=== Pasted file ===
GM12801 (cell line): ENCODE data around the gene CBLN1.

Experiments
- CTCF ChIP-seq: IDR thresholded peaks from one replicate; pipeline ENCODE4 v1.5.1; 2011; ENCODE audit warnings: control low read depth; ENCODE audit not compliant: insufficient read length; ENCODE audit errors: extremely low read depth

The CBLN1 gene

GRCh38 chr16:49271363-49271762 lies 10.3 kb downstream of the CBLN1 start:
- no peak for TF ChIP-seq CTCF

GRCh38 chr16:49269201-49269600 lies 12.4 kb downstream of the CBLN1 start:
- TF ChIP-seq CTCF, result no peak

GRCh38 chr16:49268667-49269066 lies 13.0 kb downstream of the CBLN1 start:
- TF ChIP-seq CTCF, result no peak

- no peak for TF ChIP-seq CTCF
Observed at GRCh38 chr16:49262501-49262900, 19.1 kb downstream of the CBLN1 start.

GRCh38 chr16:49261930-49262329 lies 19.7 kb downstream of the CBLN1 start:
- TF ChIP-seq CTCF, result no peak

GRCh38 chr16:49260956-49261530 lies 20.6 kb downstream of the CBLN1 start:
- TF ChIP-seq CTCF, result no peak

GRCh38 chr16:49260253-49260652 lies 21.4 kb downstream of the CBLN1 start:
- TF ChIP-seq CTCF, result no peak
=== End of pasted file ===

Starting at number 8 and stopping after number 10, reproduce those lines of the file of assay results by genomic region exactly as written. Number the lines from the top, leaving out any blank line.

- TF ChIP-seq CTCF, result no peak

GRCh38 chr16:49268667-49269066 lies 13.0 kb downstream of the CBLN1 start:
- TF ChIP-seq CTCF, result no peak